Since our circuit breaker box is so poorly labeled, and to be certain the power is off, we always do a little trick. The trick involves a night light. For this particular project, Brad went out into the garage (where our circuit breaker box is located) with his cell phone and called my cell phone while I watched for the night light to go out.

testing an electrical outlet

When the night light went out we knew power wasn’t going to the outlet.

Now, remove the original receptacle cover with a flat head screwdriver.

removing electrical outlet plate

Take the receptacle out of the wall box. There is one screw at the top and one at the bottom.

how to remove electrical outlet

Gently pull the receptacle out of the wall. Grab the Phillips screwdriver and begin disconnecting the five wires (2 black, 2 white, 1 copper) by unscrewing the screws.

Note: there’s no particular order when it comes to disconnecting the wires. We just happened to start with the black wires.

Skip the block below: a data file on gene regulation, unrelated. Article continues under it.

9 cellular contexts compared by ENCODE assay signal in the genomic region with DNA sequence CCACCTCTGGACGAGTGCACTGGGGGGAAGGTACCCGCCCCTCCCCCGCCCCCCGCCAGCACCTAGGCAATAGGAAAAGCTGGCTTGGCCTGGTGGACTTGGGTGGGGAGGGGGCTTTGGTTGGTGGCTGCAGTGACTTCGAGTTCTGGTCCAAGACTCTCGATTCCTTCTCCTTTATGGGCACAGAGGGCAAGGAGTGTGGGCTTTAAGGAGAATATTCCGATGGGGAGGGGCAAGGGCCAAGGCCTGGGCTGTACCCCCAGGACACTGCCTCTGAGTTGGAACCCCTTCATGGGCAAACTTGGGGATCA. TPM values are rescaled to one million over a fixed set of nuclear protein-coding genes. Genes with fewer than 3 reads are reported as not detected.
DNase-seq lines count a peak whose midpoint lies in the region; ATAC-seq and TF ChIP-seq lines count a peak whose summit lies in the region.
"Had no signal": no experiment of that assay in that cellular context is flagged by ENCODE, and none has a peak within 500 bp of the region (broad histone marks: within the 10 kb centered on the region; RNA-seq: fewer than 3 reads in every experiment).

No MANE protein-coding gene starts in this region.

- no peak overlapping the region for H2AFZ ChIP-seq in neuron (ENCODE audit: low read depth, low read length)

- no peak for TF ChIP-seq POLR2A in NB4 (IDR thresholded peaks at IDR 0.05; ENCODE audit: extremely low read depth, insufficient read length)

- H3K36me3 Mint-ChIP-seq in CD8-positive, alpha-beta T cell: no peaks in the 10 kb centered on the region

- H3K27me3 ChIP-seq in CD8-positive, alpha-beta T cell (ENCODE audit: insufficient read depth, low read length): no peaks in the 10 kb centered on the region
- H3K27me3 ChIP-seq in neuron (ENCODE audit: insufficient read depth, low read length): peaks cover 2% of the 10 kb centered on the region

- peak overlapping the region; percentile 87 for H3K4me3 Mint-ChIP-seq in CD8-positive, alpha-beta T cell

removing an electrical outlet

Notice how the wires have colored insulation? The two black wires are the hot wires, which provide 120VAC current sources. And the two white wires are the neutral wires, which provide the return paths for the current provided by the hot wires.

remove an electrical outlet

The copper wire without insulation is the ground wire, which is a safety feature in case the hot or neutral wires come in contact with metal parts.

taking out electrical outlet

Straighten out the wires with your fingers or needle-nose pliers.